Elizabeth Primrose-Smith might have ended up executive director of the U.S. Olympic Festival regardless, given an inner drive that left competitors in her wake as far back as kindergarten.
It's arguable whether two-tenths of one second in anyone's life--a snap of the fingers--could alter the course of a career, yet Primose-Smith cannot dismiss the possibility.
She was a hot-shot high school swimmer out of Baltimore in 1963, a member of a gold-medal winning 4x100-meter freestyle relay team at the Pan American Games in Sao Paulo, Brazil. At 16, she made the Olympic trials in the 100-meter backstroke and was a favorite to advance to Tokyo and the 1964 Olympic Games.
Twenty-seven years later, Primrose-Smith remembers almost every detail. The trials were held in New York to coincide with the World's Fair.
The venue was terrible, she said. So was the pool. A day before the finals, the elevator broke in her hotel.
"I had to walk down 12 flights of stairs," she said. "I got a cramp in one of my calves. It never came out. It set my timing off just enough. I was first out of the turn, but I hit on the wrong arm, because my timing was just a little off. My turn was slower, and I was next to last coming out of the turn. That was it."
Primose-Smith failed to qualify for the Olympics by two-tenths of a second.
"And that was with a stopwatch, remember," she said, "not one of those electric timers. So someone (the official timekeeper) could have had a very fat (i.e., slow) thumb. Who knows?"
Primrose-Smith, an admitted perfectionist and organizer who spent countless hours in the pool to shave milliseconds from her swim times, would forever attempt to account for that missing fraction of a moment.
"For years I dreamed about it," she said. "I was devastated by it. I would have gone to Tokyo in the fall, so I had done the first months of schoolwork in the summer just in case I made the team. When I didn't make the team, everyone didn't know what to say to me. I disappointed them. God, it was terrible."
Every night, Primrose-Smith relived the nightmare. Even today, the memory is vivid.
"In retrospect, OK, I shouldn't have walked down the stairs," she said. "But the elevator was out.
"And I was so afraid to have a massage from a professional masseur, because I had never had one before, and you don't fool around with an athlete's muscles if you don't know. It was just one of those things. It was why, why, why? But you're 16, and you're trying to evaluate. How much experience do you have?"
Primrose-Smith didn't quit swimming after her defeat, but she admitted her heart wasn't in the sport soon after. There were no collegiate swimming scholarships for women then, so her career essentially was finished. She directed her competitive energies to schoolwork and graduated second in her high school class, behind a future presidential scholar. She received her undergraduate degree at Stanford and later earned a master's in business administration at UCLA.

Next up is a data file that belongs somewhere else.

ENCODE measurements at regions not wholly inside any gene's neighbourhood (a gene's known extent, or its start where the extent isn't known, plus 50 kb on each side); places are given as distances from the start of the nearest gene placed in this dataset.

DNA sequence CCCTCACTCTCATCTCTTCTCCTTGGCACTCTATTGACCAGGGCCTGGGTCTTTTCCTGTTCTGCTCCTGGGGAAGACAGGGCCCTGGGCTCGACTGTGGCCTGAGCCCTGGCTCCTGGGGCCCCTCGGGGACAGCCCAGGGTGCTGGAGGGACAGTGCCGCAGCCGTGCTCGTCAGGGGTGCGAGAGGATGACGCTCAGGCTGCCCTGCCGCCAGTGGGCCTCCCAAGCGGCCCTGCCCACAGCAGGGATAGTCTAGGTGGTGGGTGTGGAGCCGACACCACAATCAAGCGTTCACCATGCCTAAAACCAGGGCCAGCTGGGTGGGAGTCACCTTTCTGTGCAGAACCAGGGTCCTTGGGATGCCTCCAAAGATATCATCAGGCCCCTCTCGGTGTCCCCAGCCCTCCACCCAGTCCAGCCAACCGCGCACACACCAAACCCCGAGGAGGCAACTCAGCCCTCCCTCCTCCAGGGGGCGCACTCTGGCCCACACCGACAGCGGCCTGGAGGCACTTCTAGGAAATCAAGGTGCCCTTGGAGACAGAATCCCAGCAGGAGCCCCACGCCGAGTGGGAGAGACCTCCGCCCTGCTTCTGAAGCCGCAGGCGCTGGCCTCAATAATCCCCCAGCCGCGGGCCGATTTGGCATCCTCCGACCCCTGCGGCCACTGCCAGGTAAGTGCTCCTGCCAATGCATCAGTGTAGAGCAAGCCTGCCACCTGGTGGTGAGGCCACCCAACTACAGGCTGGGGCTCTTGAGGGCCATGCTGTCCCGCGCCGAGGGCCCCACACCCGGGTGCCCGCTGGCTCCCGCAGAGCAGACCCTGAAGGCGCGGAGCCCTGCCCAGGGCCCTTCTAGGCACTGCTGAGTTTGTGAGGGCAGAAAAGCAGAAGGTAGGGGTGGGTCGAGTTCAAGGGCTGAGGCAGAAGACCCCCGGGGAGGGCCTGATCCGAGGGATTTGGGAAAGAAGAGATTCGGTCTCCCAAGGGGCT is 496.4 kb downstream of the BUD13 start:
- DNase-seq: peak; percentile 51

Still, the Olympic flame within her both flickered and taunted.
From her 20th floor downtown office, Primrose-Smith, 43, sits atop the Festival and conducts, like a maestro, the events of her own L.A. Story, one she hopes won't be marred by the panorama of smog in her present backdrop, or the unjust but inevitable comparisons to the near-flawless spectacle of the 1984 Olympic Games in Los Angeles.
The U.S Olympic Festival is a three-legged sack race in comparison, except that the games will be played in the same city, at many of the same venues, with the same, inspiring, percussion-and-brass John Williams' Olympic theme song pervading throughout.
But the Festival is Primose-Smith's baby, for which she is responsible for decision-making as diverse as cultivating corporate sponsorship to the last-minute scramble for new table tennis shirts. (The originals were white, which would make for unsuitable camouflage for the white ping-pong balls.)
"Sitting on top of it all is a challenge," she said. "It's exhilarating and sometimes very frustrating
trying to get certain entities to work together. It can be extremely exhausting."
It was a long road back to the top, the 20th floor. The Olympic spirit never left her, even after the disappointment of 1964. She did well for herself out of college, working for the Stanford Research Institute, the 1981 World Games and the First Interstate Bank Athletic Foundation.
When Peter Ueberroth called in 1981 with an offer
to make her associate vice president of the Los Angeles Olympic Organizing Committee, Primrose-Smith saw an opportunity to, at least in part, fill the void of 1964.
"It didn't take long for me to disrupt my life and come down," she said. "I wanted to be a part of it, not only because I wasn't there before as an athlete, but also
because I remember how inspiring it was for me as an athlete, how it really was an important thing."